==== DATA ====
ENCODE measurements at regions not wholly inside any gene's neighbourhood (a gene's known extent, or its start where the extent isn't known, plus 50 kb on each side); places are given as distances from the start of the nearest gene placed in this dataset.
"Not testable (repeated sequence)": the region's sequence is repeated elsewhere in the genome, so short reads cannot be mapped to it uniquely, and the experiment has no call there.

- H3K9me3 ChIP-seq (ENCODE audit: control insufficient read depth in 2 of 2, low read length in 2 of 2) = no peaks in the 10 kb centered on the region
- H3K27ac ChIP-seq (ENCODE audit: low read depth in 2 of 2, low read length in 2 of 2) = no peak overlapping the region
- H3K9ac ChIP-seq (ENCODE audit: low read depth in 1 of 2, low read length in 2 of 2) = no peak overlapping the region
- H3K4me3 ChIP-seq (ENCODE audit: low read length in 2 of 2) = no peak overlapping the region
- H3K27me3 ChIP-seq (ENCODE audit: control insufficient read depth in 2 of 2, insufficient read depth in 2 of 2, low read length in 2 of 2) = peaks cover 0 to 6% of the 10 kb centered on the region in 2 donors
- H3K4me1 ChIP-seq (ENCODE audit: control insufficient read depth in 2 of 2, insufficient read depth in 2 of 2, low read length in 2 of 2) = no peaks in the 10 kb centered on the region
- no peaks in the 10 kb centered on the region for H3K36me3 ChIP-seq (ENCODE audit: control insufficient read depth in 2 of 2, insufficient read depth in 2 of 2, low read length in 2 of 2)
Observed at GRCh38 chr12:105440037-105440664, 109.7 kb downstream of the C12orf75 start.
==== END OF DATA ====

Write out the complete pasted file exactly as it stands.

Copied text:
ENCODE measurements at regions not wholly inside any gene's neighbourhood (a gene's known extent, or its start where the extent isn't known, plus 50 kb on each side); places are given as distances from the start of the nearest gene placed in this dataset.
"Not testable (repeated sequence)": the region's sequence is repeated elsewhere in the genome, so short reads cannot be mapped to it uniquely, and the experiment has no call there.

- H3K9me3 ChIP-seq (ENCODE audit: control insufficient read depth in 2 of 2, low read length in 2 of 2) = no peaks in the 10 kb centered on the region
- H3K27ac ChIP-seq (ENCODE audit: low read depth in 2 of 2, low read length in 2 of 2) = no peak overlapping the region
- H3K9ac ChIP-seq (ENCODE audit: low read depth in 1 of 2, low read length in 2 of 2) = no peak overlapping the region
- H3K4me3 ChIP-seq (ENCODE audit: low read length in 2 of 2) = no peak overlapping the region
- H3K27me3 ChIP-seq (ENCODE audit: control insufficient read depth in 2 of 2, insufficient read depth in 2 of 2, low read length in 2 of 2) = peaks cover 0 to 6% of the 10 kb centered on the region in 2 donors
- H3K4me1 ChIP-seq (ENCODE audit: control insufficient read depth in 2 of 2, insufficient read depth in 2 of 2, low read length in 2 of 2) = no peaks in the 10 kb centered on the region
- no peaks in the 10 kb centered on the region for H3K36me3 ChIP-seq (ENCODE audit: control insufficient read depth in 2 of 2, insufficient read depth in 2 of 2, low read length in 2 of 2)
Observed at GRCh38 chr12:105440037-105440664, 109.7 kb downstream of the C12orf75 start.